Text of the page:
Reply
  3. TammyOnTheMove

    Oh I would have been in heaven on that tour. I love both anchovies and olives! There is not a lot of food I hate though, apart from some gross things I have seen in Asia, such as tarantulas or duck feet.

    Reply
  4. Ashley of Ashley Abroad

    This post was hilarious. I actually love olives and anchovies (especially, boquerones, the white Spanish anchovies cured in vinegar, yum) but I could see how it would be difficult having your two least favorite foods combined. As for me, I despise green bell peppers, yuck!

    Reply
  5. Betsy

    Hil-ar-ious post!! I had to forward to my olive-hating husband. The ONE food he won’t eat. The stinkier the cheese the better…. but olives. No. (I do like them, though.) Anchovies on the other hand.. guess I better head to Costa Brava and give ‘em another try!

    Reply
  6. Adrienne

    My mother’s family is Spanish and Italian so I LOVE anchovies and olives. However, I draw the line at some of their other foods. Tripe, morcilla, boiled squid? Me thinks not.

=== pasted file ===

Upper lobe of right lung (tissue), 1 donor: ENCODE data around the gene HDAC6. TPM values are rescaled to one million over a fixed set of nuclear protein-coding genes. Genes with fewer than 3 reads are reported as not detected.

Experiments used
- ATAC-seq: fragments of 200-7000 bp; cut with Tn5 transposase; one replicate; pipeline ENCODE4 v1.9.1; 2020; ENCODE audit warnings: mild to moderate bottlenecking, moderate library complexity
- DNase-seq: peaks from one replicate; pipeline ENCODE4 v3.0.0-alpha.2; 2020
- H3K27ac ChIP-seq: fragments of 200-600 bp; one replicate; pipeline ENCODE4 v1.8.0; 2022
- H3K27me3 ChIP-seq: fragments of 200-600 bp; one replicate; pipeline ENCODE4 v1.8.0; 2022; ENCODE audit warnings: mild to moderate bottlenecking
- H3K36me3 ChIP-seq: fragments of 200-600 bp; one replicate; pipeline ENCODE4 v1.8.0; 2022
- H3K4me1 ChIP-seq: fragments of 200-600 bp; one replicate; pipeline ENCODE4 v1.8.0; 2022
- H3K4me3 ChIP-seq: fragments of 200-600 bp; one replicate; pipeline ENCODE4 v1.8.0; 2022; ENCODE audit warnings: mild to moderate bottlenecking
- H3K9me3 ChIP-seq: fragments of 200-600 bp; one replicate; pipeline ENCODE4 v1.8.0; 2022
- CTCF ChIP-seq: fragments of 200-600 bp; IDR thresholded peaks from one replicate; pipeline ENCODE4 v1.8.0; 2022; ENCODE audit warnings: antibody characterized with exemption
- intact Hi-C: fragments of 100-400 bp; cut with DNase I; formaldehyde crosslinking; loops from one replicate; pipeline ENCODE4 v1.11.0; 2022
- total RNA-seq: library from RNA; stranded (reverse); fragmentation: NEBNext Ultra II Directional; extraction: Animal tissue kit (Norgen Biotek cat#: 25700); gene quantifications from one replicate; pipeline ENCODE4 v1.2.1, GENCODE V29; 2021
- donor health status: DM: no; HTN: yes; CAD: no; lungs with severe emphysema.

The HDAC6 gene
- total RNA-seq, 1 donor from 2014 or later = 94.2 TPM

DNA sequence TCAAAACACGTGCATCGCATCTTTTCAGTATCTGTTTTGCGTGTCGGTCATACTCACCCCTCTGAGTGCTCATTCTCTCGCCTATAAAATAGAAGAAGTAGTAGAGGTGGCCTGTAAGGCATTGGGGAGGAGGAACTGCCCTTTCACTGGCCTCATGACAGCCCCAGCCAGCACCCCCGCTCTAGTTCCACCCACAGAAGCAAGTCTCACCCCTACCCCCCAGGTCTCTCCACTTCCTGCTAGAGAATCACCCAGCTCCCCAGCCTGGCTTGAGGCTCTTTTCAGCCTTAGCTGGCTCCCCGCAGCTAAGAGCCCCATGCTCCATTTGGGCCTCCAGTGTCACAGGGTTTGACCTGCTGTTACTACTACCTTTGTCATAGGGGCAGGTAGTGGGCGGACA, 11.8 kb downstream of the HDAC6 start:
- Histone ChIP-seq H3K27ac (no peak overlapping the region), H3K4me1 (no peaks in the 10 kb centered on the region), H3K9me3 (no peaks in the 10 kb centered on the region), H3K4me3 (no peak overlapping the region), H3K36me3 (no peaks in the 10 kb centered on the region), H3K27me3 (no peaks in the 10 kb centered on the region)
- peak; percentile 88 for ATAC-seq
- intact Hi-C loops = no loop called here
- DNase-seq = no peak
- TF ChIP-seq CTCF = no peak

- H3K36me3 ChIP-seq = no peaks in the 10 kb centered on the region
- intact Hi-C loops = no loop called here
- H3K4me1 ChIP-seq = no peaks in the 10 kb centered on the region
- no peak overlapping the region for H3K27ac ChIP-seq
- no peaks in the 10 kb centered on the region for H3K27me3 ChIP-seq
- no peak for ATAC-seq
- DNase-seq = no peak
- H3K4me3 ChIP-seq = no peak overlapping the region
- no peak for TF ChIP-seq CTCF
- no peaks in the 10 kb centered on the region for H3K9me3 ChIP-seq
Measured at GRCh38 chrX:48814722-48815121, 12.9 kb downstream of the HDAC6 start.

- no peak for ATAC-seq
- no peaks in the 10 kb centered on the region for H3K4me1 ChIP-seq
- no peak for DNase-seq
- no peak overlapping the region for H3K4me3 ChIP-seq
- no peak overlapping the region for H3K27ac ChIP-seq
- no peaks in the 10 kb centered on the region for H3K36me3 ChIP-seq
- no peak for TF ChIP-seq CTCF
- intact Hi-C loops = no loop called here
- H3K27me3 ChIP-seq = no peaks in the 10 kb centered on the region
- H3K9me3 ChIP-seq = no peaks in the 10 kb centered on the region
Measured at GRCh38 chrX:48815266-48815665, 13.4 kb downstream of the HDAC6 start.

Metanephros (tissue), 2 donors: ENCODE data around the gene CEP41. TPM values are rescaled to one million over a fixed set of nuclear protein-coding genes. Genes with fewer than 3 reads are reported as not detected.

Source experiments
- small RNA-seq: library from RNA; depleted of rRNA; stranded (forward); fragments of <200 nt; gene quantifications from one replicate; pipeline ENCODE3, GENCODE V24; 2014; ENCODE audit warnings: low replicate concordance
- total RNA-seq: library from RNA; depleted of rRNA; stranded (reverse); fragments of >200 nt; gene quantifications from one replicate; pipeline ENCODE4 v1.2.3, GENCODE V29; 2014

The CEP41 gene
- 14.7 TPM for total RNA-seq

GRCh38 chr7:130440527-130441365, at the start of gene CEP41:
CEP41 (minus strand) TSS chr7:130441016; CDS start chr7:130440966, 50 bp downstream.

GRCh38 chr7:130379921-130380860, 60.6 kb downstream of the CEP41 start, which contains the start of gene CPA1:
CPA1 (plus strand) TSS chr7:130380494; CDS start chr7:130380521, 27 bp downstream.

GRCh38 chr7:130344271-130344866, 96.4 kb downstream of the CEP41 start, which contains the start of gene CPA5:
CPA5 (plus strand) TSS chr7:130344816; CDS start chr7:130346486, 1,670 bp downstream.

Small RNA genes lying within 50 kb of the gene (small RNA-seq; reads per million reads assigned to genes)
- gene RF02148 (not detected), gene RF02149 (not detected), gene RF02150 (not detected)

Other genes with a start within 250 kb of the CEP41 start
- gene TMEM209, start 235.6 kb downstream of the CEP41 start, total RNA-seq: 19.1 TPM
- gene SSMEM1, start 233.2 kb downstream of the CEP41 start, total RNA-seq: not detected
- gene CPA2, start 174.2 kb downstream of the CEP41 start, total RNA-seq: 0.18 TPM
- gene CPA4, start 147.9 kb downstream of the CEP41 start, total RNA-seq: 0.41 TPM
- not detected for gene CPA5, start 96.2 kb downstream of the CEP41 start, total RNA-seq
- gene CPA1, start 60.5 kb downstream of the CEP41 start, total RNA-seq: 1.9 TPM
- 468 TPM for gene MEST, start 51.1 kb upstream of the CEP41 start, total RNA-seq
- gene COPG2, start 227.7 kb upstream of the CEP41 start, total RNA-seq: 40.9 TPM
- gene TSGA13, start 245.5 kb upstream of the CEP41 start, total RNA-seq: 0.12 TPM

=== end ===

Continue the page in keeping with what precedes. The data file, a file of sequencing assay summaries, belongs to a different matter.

Reply
  7. Kaitie of The Smiling Sightseer

    Ah! I actually JUST tried anchovies despite my better judgement because someone said they’re fabulous in the Cinque Terre. Not so much, but I was glad I at least tried them…could’ve been a pleasant surprise. This was too funny, can’t believe your worst nightmare was filmed!

    Reply
  8. roxy

    Hello

    I have just come across your website. I am planning a visit to go the resort of L’escala costa brava next month. However would like to know from girona hhow far is it to the resort, and from LL’Escara how far is it to barcelona is there a direct train and lastly the resort is on the france boarderline so can you go road or train . Would really appreciate any feedback ..Thank you

    Reply